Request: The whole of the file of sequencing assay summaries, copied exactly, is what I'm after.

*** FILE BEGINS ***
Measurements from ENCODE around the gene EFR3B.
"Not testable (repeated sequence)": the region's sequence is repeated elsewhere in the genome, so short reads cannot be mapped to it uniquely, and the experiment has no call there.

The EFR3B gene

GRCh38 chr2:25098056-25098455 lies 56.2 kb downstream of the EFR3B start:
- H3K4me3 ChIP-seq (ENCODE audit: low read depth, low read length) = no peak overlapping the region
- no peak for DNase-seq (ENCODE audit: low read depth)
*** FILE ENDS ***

Measurements from ENCODE around the gene EFR3B.
"Not testable (repeated sequence)": the region's sequence is repeated elsewhere in the genome, so short reads cannot be mapped to it uniquely, and the experiment has no call there.

The EFR3B gene

GRCh38 chr2:25098056-25098455 lies 56.2 kb downstream of the EFR3B start:
- H3K4me3 ChIP-seq (ENCODE audit: low read depth, low read length) = no peak overlapping the region
- no peak for DNase-seq (ENCODE audit: low read depth)